Transfer Day offers students a chance to get their transfer questions answered

Students browse various university representatives at Transfer Day on Sept. 19.

Transfer Day is an opportunity for students of all levels and majors to get a taste of their options in universities and to prepare them for their future after Cosumnes River College.

Fifty-five colleges signed up to participate in the event, says Emily Barkley, the student personnel assistant at the transfer center.

“There’s a lot of planning that goes into it,” said Barkley. “We do it for students because we want to expose them to as much information as possible.”

For the many students pursuing continued education, they say this event helped them find direction.

“There are so many schools out here, and it gives people an opportunity to see what they want and talk to somebody face to face,” said Laryn Hoggard, a 26-year-old anthropology major. “Because honestly, I know from experience, it’s really hard looking at these websites. It gets exhausting.”

The universities in attendance sent representatives who were eager to help answer any questions students may have.

“I feel like students have so many questions and they’re not sure how to get to whatever school they’re trying to transfer to,” said Reuben Hernandez of San Jose State University. “So it’s always great to get that one-on-one connection with an advisor from that school.”

There are some common characteristics many community college students look out for when choosing a university.

“From what I’ve noticed today, a lot of people are concerned about tuition costs; obviously they want to know how much they’re paying,” says Representative Mckenzie McLoughin from Northern Arizona University. “And another is whether or not the school offers the major they’re interested in, and lastly, how their credits are going to transfer is always on people’s mind.”

There were colleges from all around the country, and multiple schools advocated for California students to consider attending out-of-state.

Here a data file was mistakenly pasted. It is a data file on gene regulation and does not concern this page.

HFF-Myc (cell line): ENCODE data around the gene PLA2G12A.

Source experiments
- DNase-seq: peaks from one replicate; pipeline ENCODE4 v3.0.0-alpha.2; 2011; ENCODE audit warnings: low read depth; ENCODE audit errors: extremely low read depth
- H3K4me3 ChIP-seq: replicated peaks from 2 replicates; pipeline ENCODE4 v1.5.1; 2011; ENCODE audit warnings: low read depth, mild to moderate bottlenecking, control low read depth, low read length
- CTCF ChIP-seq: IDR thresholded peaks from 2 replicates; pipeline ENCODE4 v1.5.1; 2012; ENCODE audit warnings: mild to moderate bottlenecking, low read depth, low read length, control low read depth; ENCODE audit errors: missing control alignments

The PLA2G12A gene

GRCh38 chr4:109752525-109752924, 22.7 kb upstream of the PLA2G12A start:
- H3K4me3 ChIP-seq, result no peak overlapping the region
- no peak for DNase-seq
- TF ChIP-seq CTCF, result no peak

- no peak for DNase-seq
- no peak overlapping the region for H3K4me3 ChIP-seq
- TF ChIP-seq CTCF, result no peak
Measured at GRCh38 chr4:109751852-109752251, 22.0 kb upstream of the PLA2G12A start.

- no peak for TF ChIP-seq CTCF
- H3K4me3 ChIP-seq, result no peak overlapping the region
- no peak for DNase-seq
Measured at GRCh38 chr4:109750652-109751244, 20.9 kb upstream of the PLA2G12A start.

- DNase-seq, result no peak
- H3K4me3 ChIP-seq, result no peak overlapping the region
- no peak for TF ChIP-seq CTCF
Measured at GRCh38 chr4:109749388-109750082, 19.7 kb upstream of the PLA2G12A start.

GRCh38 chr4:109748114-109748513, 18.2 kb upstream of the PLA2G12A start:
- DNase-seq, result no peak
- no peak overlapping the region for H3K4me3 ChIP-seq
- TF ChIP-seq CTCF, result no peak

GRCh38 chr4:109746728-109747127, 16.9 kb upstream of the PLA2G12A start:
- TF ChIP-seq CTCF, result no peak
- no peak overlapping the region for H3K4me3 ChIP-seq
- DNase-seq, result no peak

“California schools are expensive. There are other options for students to go to school and get a great education,” says Michell Williams who represents 35 different historically black colleges. “There’s an added experience from living outside of the box.”

The colleges set up tables to emphasize the characteristics that stood out about each of their campuses.

Golden Gate University said benefits of their campus includes “small class sizes with an average size of about 10, professionals teaching professionals, we’re not impacted so students can get admission quicker,” said Representative Travis Berman. “And we also offer night classes as well as online in addition to traditional classes during the day.”

One professor had a class during the time of the event, and allowed for the second half of the class period to be free to attend the event if students chose to.

“I wanted to make sure students had the opportunity to go,” says Professor Lauren Wagner, chair of the Radio, Television, and Film department. “I know a lot of hard work goes into coordinating it and I didn’t want you guys to miss the opportunity to have a number of representatives on campus.”

She said that students need help getting to their next step after CRC.

“It’s important because you won’t always be here,” said Wagner. “I know for a bunch of students, this is not the end goal, to get the AA or the certificate. A lot of students are thinking about transferring, and actually talking to reps from the schools is the best way to get information about it.”

Barkley suggested to visit the transfer center for more help and information, and said that there are other transfer events and workshops that are regularly hosted by the transfer center throughout the year.